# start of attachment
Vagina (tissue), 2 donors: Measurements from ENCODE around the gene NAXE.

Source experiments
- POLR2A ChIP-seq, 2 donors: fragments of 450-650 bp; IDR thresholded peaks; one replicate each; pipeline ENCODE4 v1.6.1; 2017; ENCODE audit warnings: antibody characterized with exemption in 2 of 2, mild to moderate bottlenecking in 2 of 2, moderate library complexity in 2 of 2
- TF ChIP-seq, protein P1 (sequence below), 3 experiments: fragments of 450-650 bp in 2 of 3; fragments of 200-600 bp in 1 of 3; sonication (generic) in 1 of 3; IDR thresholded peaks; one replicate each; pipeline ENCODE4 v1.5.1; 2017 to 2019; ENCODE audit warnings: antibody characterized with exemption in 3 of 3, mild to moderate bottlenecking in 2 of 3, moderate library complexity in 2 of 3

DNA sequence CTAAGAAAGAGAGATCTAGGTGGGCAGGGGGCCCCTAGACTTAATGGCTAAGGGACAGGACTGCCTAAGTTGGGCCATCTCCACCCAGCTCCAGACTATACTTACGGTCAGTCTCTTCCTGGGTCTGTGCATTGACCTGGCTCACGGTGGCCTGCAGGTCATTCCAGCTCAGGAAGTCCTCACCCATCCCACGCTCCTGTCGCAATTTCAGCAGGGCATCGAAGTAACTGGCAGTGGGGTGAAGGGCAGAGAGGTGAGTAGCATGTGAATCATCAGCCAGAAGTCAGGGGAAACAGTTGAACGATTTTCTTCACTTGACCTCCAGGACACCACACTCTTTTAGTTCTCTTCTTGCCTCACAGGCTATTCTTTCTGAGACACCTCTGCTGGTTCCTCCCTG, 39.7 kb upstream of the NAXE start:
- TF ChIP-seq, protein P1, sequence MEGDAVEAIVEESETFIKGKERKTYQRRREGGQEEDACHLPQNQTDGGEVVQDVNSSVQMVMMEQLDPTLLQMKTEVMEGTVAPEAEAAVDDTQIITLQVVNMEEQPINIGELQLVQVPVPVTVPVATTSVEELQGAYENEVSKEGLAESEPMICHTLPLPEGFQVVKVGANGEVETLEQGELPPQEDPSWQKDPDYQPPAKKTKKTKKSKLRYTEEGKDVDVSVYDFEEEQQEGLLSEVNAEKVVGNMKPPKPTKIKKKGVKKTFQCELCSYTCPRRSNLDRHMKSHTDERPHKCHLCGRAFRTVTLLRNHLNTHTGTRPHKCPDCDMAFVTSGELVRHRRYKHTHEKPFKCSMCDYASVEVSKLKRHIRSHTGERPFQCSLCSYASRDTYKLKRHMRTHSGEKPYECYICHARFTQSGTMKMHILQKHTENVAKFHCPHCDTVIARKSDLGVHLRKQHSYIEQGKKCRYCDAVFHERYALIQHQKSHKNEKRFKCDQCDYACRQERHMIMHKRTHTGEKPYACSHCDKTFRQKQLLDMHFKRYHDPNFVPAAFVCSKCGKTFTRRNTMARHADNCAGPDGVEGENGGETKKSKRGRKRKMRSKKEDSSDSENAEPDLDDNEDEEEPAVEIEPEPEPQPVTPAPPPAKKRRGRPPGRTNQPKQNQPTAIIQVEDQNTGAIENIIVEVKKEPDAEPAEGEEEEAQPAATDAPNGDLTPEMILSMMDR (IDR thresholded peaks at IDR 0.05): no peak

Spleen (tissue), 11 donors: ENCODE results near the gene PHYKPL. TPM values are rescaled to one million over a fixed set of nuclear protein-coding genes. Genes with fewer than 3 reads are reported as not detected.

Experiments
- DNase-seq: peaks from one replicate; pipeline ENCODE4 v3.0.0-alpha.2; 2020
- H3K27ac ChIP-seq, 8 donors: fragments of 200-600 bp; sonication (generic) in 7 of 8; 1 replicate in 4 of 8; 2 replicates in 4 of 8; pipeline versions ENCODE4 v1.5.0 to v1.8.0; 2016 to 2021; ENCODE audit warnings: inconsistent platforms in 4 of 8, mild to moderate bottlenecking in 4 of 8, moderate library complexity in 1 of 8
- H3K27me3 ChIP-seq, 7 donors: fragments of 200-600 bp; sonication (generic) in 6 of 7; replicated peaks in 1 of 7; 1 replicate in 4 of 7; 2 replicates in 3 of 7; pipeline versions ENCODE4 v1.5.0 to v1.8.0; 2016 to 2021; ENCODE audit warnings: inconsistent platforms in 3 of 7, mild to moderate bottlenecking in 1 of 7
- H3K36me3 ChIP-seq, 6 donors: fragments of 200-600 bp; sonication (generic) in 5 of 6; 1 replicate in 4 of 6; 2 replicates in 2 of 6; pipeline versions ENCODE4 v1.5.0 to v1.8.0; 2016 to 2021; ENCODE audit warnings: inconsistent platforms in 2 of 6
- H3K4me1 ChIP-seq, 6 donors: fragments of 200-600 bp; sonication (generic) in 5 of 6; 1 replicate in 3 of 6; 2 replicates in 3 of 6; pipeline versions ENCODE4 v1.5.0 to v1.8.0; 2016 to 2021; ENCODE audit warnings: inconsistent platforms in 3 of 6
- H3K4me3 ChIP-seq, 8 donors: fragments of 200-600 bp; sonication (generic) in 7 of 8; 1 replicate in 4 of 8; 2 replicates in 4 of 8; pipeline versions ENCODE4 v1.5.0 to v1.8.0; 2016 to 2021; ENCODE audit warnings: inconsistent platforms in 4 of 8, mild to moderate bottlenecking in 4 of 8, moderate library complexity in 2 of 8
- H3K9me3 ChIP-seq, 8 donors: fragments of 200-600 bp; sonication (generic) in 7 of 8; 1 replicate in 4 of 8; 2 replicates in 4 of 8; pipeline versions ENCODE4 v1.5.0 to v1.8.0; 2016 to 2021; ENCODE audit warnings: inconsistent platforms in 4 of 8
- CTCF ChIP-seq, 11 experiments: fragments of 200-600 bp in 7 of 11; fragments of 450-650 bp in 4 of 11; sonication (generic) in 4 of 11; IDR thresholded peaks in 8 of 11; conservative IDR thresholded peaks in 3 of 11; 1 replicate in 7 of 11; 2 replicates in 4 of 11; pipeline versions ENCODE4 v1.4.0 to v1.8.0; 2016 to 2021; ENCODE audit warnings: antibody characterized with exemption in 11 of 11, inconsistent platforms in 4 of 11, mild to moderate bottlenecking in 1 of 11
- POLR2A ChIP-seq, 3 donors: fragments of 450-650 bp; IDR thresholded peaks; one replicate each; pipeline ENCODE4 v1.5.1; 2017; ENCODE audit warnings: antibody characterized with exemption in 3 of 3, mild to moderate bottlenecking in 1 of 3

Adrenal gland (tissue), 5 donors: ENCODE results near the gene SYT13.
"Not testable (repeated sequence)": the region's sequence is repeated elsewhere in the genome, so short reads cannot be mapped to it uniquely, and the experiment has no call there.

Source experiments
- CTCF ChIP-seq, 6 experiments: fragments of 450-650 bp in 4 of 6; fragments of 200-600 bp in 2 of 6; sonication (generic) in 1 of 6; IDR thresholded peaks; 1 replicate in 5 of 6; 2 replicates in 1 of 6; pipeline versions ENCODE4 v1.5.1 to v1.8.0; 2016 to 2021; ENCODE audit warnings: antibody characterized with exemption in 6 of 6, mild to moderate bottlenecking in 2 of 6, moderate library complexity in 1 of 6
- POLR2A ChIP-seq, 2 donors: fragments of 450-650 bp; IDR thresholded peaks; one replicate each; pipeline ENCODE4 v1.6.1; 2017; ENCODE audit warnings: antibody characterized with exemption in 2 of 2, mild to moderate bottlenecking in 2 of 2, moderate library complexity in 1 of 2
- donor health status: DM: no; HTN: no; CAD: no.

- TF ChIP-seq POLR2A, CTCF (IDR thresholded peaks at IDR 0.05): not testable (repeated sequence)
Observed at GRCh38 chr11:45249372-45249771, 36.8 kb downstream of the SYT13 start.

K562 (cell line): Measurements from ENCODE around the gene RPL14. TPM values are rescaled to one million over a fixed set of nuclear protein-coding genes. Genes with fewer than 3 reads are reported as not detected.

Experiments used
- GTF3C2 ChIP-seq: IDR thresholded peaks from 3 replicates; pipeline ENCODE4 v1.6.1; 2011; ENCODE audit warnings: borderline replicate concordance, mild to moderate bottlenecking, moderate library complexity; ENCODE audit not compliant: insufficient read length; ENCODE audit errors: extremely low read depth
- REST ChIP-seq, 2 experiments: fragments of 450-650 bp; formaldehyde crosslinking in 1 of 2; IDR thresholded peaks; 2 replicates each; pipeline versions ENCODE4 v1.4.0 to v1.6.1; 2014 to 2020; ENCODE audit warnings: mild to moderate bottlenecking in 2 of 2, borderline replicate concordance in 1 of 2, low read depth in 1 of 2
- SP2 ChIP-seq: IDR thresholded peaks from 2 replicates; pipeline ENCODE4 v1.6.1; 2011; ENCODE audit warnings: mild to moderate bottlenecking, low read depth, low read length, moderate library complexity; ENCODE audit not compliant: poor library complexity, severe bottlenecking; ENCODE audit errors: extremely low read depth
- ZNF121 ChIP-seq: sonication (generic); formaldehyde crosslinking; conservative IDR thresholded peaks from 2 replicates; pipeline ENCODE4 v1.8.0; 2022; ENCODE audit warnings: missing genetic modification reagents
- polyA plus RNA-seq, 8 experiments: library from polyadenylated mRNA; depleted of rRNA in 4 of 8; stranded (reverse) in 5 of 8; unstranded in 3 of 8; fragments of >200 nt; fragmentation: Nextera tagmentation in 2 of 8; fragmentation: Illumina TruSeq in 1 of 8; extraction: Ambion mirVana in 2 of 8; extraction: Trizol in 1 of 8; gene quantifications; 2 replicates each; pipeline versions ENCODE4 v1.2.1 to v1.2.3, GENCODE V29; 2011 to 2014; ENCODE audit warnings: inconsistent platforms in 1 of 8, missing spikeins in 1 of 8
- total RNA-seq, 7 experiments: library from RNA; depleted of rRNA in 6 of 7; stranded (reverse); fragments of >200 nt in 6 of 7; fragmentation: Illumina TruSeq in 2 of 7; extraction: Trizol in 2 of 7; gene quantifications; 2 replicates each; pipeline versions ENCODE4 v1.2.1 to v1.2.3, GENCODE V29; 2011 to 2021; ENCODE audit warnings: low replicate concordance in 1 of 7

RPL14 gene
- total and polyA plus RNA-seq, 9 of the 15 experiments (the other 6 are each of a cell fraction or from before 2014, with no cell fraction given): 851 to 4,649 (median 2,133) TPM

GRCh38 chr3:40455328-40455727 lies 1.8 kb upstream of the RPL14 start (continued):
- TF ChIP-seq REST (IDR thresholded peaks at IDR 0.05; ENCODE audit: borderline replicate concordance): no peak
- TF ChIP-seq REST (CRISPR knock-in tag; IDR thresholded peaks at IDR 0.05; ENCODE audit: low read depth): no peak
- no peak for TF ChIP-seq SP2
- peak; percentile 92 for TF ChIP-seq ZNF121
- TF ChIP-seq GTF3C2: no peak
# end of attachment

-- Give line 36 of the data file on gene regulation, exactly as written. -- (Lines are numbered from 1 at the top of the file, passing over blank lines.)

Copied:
GRCh38 chr3:40455328-40455727 lies 1.8 kb upstream of the RPL14 start (continued):